Harvey Graff

My sad tales continue with new elements added every day. In chronological order, they are, so far:

First, leaders of other Columbus neighborhoods contact me. They first affirm that the analysis I presented for the University District parallels their area’s experience. They meet with me individually for cooperation, counsel, and conversation. So far, they include Weinland Park, Franklinton, and New Indianola. I encourage them to write their districts’ experiences for the Columbus Free Press.

Second, the court case of two long-time University District homeowners against NorthSteppe Realty was dismissed by the magistrate. After first court-ordered telephone “mediation” and then “in-person face-to-face conversation” without mediator or magistrate predictably failed, with no opportunity for discussion, presentation of our case, or a hearing, the magistrate dismissed the case. We learned about this accidentally days after the decision, later receiving a form letter with no explanation. For this, we had to pay a fee. I have filed a strenuous objection. I am advised, however, that the magistrate is within his rights to deny our rights.

Third, the continuing tale of institutional failure, personal success, and questions Columbus institutions and their “leaders. Early on the morning April 29 after 2:30 AM, my wife was alarmed by very loud music that she heard clearly inside our very well–built, 107-year-old house (which many of you have visited) with the doors and windows closed. Knowing that it violated the noise ordinance, she bundled up and went outside to locate the address of its source, planning to call the CPD Nonemergency line.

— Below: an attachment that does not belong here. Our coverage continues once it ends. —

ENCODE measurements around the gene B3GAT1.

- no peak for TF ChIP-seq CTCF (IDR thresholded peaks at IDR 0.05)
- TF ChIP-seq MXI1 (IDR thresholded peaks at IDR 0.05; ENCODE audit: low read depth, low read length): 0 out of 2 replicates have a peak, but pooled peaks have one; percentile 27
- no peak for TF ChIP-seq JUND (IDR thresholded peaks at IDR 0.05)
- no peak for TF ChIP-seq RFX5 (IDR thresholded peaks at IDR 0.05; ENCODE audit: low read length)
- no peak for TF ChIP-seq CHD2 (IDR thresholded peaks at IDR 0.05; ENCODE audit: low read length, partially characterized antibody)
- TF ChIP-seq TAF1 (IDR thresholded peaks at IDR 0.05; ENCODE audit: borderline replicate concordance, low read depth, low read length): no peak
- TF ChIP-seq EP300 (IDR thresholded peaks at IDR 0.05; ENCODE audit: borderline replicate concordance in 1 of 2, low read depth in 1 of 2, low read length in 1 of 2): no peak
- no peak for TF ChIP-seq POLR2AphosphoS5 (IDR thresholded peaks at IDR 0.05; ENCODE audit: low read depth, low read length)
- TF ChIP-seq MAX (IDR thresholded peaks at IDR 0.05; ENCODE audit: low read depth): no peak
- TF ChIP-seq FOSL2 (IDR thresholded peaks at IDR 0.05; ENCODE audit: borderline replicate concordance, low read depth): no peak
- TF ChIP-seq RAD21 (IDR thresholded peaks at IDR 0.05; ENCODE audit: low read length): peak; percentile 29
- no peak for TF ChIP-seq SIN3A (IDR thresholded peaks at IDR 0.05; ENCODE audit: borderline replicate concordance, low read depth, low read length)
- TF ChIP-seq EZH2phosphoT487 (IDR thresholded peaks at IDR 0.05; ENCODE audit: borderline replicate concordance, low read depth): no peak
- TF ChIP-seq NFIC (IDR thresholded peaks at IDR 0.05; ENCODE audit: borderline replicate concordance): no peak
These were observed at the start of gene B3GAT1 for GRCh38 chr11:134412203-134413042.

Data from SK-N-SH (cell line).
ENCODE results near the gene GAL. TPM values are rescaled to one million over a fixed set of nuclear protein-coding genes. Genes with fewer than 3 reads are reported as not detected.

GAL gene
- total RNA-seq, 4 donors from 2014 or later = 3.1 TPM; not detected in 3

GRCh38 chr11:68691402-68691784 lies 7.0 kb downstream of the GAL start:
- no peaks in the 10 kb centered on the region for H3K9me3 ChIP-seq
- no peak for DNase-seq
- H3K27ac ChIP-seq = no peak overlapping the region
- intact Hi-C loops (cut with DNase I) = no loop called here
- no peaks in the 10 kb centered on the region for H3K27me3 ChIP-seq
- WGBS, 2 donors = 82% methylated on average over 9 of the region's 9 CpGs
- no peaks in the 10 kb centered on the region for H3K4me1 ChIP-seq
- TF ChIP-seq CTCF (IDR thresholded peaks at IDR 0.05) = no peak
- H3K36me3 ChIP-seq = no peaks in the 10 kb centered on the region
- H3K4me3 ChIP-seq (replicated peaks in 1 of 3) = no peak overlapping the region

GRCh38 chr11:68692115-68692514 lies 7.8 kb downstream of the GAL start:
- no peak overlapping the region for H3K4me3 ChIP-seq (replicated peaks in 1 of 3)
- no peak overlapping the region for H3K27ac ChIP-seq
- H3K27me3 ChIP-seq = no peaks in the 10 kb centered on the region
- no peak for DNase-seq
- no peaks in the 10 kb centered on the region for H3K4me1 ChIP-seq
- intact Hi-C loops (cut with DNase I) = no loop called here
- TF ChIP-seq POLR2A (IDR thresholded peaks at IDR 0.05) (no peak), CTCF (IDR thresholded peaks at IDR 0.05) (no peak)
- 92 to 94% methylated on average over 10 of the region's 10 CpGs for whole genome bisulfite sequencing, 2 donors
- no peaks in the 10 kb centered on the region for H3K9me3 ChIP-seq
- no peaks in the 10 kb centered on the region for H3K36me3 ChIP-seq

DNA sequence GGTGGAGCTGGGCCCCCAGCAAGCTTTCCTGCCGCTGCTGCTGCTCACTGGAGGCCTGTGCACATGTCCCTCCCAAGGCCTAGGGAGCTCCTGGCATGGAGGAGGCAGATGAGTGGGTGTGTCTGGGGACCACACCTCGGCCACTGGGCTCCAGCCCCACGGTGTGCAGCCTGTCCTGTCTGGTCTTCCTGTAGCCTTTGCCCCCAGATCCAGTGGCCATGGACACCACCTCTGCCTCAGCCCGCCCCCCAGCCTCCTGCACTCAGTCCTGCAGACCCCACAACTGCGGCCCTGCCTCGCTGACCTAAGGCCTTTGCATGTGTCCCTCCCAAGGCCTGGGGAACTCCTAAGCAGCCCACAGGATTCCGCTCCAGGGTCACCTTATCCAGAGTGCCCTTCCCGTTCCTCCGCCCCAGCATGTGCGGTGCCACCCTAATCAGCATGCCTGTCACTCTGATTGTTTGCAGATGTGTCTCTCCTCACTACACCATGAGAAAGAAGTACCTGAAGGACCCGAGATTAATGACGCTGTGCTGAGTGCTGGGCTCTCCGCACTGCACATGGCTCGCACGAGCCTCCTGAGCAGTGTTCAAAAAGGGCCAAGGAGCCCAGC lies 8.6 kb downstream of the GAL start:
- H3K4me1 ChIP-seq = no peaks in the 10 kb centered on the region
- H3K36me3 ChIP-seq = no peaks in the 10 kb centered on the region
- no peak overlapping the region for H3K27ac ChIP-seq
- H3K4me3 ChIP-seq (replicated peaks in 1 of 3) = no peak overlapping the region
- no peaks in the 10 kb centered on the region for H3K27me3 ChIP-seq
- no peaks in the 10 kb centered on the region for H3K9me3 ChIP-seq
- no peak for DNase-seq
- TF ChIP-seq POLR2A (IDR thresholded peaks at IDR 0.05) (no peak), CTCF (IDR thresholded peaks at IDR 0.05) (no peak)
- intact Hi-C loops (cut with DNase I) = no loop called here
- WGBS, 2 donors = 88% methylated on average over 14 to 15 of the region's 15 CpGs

Not surprisingly, the location was 1972 Indianola Avenue—a NorthSteppe Realty/Stickney property (supposedly owned by the elusive Mike Butas), a very familiar address. This is among the most frequently legally offending, large student rental properties in the UD. The target of weekly or more frequent Nonemergency and 311 reports, Stickney/NorthSteppe sent them a long-overdue, but undefined and so far unenforced warning letter after Kay Bea Jones and I filed suit against them. That letter as well as “meetings” that Assistant City Attorney Steve Dunbar and Student Life hold with landlords have no effect on 1972, 1975, 1980, and 1982 Indianola, or NorthSteppe and HomeTeam.

My wife witnessed three drunken students playing bad hip-hop music (her generational judgment) at illegal volume beside an illegal open fire. She decided to try to talk to them before calling CPD. After she got their attention, they proclaimed that they had completed final exams and were celebrating—in the middle of the night. She was able to initiate a conversation. They had no awareness that they were acting illegally or might disturb either the long-time older homeowners a block away, or their student neighbors or even their own housemates.

They also commented, “Well, it’s the University District.” So much for OSU, NorthSteppe, and CPD “efforts.” The asked: “Why should we care if there are 400 people, and you’re the only one complaining?”

The fact of noise ordinances, public nuisance laws, and open fire laws was completely novel to these OSU students entering their senior year (despite NorthSteppe’s unspecific February letter and Student Life’s “knocking on doors” before Spring Football and ChittFest). They claimed that they had “a permit” for the open fire that violated the law but did not produce it, when she challenged them.

My wife reasoned with the drunks. After congratulating them on completing their exams, she led them through a discussion of both the law and incivility. They claimed to understand, and lowered the music to an acceptable level. Achieving her goal, my wife returned home before 3:00 AM. She chose not to call Nonemergency.

Why can one 71–year-old person achieve what NorthSteppe/Stickney, OSU , CPD’s occasional reminders, and ongoing meetings (I am told but with no details) with landlords held jointly by the City and OSU do not? Stickney remains on the OSU website claiming that he is “OSU Student Housing” in exchange for at least $5 million in donations, along with other listings of his firm despite many 100s of complaints, dozens of suits filed, and a pending class action suit.